In the other hand, Table 2 shows the concentration of vitamin C of different freshly squeezed fruit juice and carton fruit juice based on volume needed to decolourise DCPIP solution. There were three different juices (orange, lemon and lime) used in this experiment classified in two groups : freshly squeezed fruit juice and carton fruit juice. In the first group( freshly squeezed fruit juice), the highest volume needed to decolourise DCPIP solution is 2.2ml (orange juice) while smallest reading obtained is 1.6ml (lime juice). For the second group (carton juice), the highest volume needed to decolourise DCPIP solution is 42.0ml (lime juice) while smallest reading obtained is 12ml (orange juice).

Using the standard graph, the gradient of the line was calculated and marked as k. Using that k value, concentration of both fruit juice group was calculated and recorded. By calculation, it is determined that in the first group, lime juice has the highest concentration (0.164 gml -1)and the lowest possessed by orange juice (0.120 gml -1). While for the second group, highest concentration is by orange (0.022 gml -1) and the lowest is lime juice (0.0063 gml -1).

From the standard best fit line graph. It can be seen that as concentration of vitamin C increases, volume of ascorbic acid needed to decolourise DCPIP solution decreases. Thus, the higher the vitamin C content, the lower the volume needed to decolourise DCPIP solution.

Evaluation Limitation and improvement Several limitation are found in this experiment. Fruits in this experiment were prepared earlier by the laboratory assistant, thus the fruits had been exposed to air for period of time before the experiment conducted. The air surrounding oxidized the fruit that already been cut into half therefore reduce the amount of vitamin C in fruits. Exposing fruits before experiment should be avoided to get accurate results. Furthermore, beakers containing both freshly squeezed juice and carton juice were not covered during experiment also causes the surrounding air to oxidized vitamin C contain in the juice. Thus, it further reduce the amount of Vitamin C resulting in inaccurate results. Care should be taken by covering mouth of beaker to prevent further oxidation. Another limitation is the presence of fruit residue (pulp) in juices. Since we didnt sieve the fruit juice, some residue may have taken space in syringe and this reduce the accurancy of this experiment. The presence of air bubbles in syringe too gives less accurate reading for the volume of fresh juice needed to decolourise the 5ml of 1.0% DCPIP solution. Repeating the experiment will enable us to get average reading and volume needed can be calculate more accurately. Validity and reability For ensure the validity of the results, the ascorbic acid reading and volume of fruit juice needed to decolourise DCPIP solution was taken thrice per every concentration. Obtaining average reading will minimize random errors, thus ensure the validity and reability of the data. Extra care was taken when squashing the fruits. The fruits were squeezed without pounding them hard on table or prevent from squeezing too hard to prevent formation of frictional force which will produce heat which will destroy part of the vitamin C. This guarantee the validity and reability of data. The test tubes containing fruit juices also not shaked to preserve vitamin C in the juices. Shaking will enable oxidation which will reduce vitamin C concentration resulting in no valid data. This means the result is more reliable and valid.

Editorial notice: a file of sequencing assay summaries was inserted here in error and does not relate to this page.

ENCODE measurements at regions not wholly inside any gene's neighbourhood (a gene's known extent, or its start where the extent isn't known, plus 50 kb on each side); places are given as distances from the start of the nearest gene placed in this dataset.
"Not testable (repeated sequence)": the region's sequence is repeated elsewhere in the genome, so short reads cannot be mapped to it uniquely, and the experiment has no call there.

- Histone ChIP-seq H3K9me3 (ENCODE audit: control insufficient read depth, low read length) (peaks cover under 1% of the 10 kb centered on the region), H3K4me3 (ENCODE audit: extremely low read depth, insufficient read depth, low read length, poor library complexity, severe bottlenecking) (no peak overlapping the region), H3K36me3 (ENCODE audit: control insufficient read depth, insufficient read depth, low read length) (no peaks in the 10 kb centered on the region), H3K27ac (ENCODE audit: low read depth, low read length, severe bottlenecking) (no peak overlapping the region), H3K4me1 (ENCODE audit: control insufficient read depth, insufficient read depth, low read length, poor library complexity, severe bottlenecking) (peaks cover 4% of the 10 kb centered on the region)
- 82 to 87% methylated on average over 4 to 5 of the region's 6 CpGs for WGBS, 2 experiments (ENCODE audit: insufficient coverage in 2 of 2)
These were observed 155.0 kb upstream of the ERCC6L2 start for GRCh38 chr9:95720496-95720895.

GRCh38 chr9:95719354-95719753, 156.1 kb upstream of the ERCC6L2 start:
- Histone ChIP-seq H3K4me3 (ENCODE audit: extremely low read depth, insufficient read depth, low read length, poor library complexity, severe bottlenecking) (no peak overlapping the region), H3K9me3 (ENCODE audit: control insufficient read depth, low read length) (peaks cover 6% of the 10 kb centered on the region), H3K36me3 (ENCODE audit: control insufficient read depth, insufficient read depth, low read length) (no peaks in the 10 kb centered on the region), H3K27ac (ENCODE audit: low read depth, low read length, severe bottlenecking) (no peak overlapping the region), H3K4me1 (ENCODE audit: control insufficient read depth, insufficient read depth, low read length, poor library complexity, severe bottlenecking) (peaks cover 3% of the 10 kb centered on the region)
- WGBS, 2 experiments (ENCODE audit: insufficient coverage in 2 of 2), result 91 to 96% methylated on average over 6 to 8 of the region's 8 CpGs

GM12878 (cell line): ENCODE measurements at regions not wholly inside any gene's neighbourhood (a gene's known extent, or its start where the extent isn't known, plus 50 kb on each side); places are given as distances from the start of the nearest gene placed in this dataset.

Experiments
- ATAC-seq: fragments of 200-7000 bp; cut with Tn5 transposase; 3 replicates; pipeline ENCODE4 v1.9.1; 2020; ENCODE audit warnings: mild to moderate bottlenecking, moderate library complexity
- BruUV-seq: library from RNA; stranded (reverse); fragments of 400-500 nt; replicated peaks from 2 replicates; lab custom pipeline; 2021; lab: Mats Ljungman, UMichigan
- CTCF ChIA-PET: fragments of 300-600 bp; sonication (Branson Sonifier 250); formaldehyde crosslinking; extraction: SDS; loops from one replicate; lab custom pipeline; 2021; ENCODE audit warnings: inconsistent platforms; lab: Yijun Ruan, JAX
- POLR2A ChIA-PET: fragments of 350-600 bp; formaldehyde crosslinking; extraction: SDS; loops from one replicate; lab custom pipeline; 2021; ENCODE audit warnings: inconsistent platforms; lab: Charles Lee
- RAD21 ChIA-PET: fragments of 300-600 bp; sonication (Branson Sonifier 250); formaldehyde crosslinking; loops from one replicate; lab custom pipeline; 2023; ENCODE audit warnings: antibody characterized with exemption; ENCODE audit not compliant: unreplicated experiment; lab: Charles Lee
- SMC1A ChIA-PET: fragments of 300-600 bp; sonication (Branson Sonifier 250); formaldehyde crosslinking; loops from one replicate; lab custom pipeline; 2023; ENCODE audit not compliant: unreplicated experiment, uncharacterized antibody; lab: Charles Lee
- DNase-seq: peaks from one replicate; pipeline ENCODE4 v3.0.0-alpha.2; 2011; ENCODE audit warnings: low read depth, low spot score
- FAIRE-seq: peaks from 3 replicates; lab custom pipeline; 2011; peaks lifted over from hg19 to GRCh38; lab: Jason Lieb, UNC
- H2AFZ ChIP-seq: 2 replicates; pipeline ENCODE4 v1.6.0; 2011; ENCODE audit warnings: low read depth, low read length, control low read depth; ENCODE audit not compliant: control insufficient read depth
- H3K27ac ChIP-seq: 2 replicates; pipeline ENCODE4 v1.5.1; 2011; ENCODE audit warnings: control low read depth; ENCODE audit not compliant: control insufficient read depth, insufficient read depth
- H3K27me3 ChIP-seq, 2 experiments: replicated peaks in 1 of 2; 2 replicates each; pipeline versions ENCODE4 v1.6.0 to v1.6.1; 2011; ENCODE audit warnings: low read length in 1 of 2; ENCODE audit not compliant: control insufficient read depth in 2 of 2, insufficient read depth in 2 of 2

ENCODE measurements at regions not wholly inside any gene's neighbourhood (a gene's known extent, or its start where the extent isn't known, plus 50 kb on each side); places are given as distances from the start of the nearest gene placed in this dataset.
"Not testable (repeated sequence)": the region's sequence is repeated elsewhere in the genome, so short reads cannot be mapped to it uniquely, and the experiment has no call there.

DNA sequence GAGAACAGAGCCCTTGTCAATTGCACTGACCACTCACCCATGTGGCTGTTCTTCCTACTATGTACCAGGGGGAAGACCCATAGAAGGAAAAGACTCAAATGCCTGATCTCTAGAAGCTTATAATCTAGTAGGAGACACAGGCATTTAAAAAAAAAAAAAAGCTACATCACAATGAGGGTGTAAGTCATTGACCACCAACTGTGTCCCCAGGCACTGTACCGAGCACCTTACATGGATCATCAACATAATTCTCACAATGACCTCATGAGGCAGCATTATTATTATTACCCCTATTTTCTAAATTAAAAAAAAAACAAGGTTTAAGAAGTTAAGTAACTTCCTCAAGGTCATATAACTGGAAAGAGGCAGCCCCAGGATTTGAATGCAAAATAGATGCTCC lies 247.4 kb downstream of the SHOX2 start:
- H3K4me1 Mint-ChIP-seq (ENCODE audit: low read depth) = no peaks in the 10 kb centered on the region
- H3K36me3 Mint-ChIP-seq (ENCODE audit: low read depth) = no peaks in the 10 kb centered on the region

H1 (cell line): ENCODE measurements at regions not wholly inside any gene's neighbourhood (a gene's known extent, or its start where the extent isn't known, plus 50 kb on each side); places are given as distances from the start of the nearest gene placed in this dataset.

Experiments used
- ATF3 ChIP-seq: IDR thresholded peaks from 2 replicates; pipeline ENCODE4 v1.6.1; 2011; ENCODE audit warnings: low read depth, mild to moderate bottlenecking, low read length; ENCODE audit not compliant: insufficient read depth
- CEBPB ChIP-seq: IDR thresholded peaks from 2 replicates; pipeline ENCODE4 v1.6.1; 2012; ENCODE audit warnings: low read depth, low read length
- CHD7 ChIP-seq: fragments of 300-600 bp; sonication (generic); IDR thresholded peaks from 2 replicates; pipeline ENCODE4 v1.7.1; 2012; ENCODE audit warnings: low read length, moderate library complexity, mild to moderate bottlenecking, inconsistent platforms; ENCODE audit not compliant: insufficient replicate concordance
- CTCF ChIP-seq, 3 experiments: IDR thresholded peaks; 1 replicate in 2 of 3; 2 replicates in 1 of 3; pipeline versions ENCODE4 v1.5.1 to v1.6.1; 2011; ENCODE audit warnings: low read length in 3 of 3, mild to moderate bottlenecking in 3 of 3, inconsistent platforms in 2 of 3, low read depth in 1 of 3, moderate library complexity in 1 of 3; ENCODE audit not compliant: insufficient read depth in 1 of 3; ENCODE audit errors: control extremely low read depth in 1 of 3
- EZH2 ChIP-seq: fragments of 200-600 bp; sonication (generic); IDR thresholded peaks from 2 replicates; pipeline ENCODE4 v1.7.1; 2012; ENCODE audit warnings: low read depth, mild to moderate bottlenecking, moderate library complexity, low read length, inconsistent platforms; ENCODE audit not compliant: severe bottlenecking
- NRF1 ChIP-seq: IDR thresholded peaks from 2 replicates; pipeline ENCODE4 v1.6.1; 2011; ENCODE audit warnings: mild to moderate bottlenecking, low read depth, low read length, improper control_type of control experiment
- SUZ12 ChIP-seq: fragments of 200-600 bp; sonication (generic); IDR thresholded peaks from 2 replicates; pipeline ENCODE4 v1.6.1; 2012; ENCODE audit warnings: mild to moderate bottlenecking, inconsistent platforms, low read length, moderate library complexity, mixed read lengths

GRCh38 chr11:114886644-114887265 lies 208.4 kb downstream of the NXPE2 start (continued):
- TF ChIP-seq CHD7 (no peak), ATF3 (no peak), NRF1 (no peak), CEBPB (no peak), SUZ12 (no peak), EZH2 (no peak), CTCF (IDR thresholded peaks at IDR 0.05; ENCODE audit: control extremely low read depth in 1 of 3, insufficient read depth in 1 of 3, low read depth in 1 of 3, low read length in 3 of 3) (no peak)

Safety precaution In order to avoid any accident or injury during the experiment in laboratory, the precautionary steps should be taken and applied. Wearing lab coat and a pair of suitable shoes are compulsory when conducting an experiment in the lab at all times to protect the skin and clothing from chemical substance. This is to ensure that no juice is spilled to our skin and clothing as it will stain badly. Furthermore, the glassware such as beakers and boiling tubes should be handled with full care because they are fragile. Not only that, sharp objects such as syringes needle must be used properly to prevent any contamination and injuries. When taking measurements form the apparatus, make sure to avoid any human error such as parallax error. It is very important to take the reading of absorbance at least three times to get a more accurate, valid and reliable result. Avoid consuming any juices in experiment because they might be contaminated. Conclusion Every fruit group has different concentration of vitamin C. the smaller the volume of fruit juice needed to decolourise DCPIP solution, the higher the content of vitamin C in fruit juice. Fresh juice contain more vitamin C content than carton fruit juices. Fresh lime juice has the highest vitamin C content and lime has the lowest vitamin C content among fresh fruit juices while for carton fruit juices, orange has highest and lime has the lowest content of vitamin C. the hypothesis is accepted.

Reference 1. http://en.wikipedia.org/wiki/Vitamin_C 2. http://www.whfoods.com/genpage.php?tname=nutrient&dbid=109 3. http://www.lenntech.com/fruit-vegetable-vitamin-content.htm 4. http://www.google.com.my/search?q=vitamin+c&hl=en&safe=off&biw=1366&bih=681 &prmd=ivnsr&tbm=isch&tbo=u&source=univ&sa=X&ei=1fpaTvWAKorlrAfj68mSDQ&ved =0CGIQsAQ